Coaches at any level sometimes have two conflicting goals: First, ensure the team wins; but secondly, continue to develop young players. Alabama coach Nick Saban said his team failed to do the latter with soon-to-be-sophomore quarterback Jalen Hurts last season.
“Sometimes later in the year when people played us in a way that we needed to be able to throw the ball, we may not have been as efficient as we would have liked to have been,” Saban said in a radio interview with WJOX-FM in Birmingham, AL via Sporting News on Thursday. “That was probably our fault as coaches. Because we protected him, instead of developed him as a young player.
“The goal this spring and before next season is that we can create more balance by being a better passing team to go along with what we’re able to do with our feet as a quarterback, as well as how that creates balance for our overall offense and utilizes some of the other skill players that we have.”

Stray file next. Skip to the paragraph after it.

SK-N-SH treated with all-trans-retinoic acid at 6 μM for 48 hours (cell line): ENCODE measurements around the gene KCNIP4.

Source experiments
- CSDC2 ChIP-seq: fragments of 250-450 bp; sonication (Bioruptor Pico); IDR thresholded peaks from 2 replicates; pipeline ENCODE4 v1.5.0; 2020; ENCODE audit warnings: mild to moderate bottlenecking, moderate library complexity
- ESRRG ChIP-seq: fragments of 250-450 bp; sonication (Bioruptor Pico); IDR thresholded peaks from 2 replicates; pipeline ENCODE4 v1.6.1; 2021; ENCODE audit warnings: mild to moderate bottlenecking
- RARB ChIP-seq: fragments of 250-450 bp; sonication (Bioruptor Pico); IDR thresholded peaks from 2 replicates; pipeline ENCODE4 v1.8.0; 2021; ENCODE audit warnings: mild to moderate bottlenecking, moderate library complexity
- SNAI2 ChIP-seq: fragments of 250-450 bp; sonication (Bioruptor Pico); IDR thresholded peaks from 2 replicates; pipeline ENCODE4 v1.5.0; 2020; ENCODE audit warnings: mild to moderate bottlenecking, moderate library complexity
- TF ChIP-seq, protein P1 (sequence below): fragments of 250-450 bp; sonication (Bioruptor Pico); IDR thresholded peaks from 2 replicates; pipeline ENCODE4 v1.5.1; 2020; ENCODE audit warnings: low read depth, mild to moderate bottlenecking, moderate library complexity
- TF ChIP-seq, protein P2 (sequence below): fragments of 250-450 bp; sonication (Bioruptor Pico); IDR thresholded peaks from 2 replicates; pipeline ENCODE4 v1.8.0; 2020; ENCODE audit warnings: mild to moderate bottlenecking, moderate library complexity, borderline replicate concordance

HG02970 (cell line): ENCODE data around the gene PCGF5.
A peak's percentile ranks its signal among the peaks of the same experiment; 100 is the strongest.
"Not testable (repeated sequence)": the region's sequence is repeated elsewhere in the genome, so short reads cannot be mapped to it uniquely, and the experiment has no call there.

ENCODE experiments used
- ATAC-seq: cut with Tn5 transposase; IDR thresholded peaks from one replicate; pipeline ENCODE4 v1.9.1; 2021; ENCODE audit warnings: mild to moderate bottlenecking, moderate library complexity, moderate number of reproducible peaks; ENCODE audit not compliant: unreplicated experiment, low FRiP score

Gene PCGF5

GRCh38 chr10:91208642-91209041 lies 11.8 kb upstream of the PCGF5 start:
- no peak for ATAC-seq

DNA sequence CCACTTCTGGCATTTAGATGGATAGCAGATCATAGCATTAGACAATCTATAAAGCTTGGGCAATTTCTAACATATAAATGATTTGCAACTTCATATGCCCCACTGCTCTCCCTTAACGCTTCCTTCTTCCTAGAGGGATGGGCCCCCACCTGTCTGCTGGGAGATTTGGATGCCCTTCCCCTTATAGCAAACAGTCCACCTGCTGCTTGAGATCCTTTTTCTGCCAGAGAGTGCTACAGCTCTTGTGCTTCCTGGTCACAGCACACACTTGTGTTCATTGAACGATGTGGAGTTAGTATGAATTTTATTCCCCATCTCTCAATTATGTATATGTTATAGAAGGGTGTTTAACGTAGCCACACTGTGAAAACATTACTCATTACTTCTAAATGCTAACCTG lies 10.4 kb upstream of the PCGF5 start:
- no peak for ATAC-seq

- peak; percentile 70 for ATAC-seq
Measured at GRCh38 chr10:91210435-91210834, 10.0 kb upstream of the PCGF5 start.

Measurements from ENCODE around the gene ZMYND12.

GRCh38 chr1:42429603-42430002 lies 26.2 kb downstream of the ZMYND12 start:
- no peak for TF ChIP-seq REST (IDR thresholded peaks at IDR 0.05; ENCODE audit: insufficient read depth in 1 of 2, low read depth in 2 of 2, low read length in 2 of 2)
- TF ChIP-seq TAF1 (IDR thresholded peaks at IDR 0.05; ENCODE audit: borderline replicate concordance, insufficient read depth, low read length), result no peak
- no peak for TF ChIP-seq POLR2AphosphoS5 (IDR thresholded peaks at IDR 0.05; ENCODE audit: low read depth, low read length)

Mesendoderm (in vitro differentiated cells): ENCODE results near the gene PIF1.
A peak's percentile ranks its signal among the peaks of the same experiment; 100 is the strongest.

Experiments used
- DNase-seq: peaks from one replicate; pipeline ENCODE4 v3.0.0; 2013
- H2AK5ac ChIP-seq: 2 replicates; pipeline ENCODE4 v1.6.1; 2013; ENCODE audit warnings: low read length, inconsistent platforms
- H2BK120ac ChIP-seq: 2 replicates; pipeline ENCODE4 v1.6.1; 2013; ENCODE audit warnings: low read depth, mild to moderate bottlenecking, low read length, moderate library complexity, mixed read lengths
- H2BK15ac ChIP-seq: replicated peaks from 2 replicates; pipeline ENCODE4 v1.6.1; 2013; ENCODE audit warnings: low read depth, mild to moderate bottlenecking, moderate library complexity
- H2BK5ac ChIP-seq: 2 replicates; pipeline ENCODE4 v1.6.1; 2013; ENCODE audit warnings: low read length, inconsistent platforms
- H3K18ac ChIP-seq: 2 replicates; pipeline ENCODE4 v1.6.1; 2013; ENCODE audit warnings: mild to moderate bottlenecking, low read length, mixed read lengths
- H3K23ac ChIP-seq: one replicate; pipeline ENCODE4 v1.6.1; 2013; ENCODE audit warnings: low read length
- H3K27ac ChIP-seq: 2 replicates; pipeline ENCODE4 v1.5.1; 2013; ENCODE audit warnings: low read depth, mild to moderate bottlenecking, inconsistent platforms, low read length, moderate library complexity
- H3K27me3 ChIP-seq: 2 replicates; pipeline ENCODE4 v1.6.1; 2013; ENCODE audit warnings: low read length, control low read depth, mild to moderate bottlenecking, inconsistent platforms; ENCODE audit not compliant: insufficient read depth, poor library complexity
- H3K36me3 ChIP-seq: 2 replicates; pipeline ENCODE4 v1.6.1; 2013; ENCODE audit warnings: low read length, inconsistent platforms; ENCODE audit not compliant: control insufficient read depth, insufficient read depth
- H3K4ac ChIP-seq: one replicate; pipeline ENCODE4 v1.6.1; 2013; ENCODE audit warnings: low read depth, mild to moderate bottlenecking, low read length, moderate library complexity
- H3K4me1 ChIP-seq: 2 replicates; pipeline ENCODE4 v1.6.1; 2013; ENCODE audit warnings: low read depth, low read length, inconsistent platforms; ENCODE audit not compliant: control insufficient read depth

Hurts finished his freshman season with a 62.8 completion percentage, 7.3 yards per attempt and 23 touchdowns versus 9 interceptions. He wasn’t as good at the end of the year, though. In his final three games, which includes two playoff contests and the SEC title game, Hurts went just 31-for-65 (47.7 percent) for 5.02 yards per pass while throwing 2 touchdowns. He completed a season-low 41.9 percent of his throws versus Clemson in the national championship.
But with Hurts, Alabama does have a great running quarterback. He rushed for 954 yards and 13 touchdowns, averaging 5.0 yards per attempt. Clearly, though, Saban wants to work on Hurts’ passing skills, so the offense isn’t so one-dimensional this fall.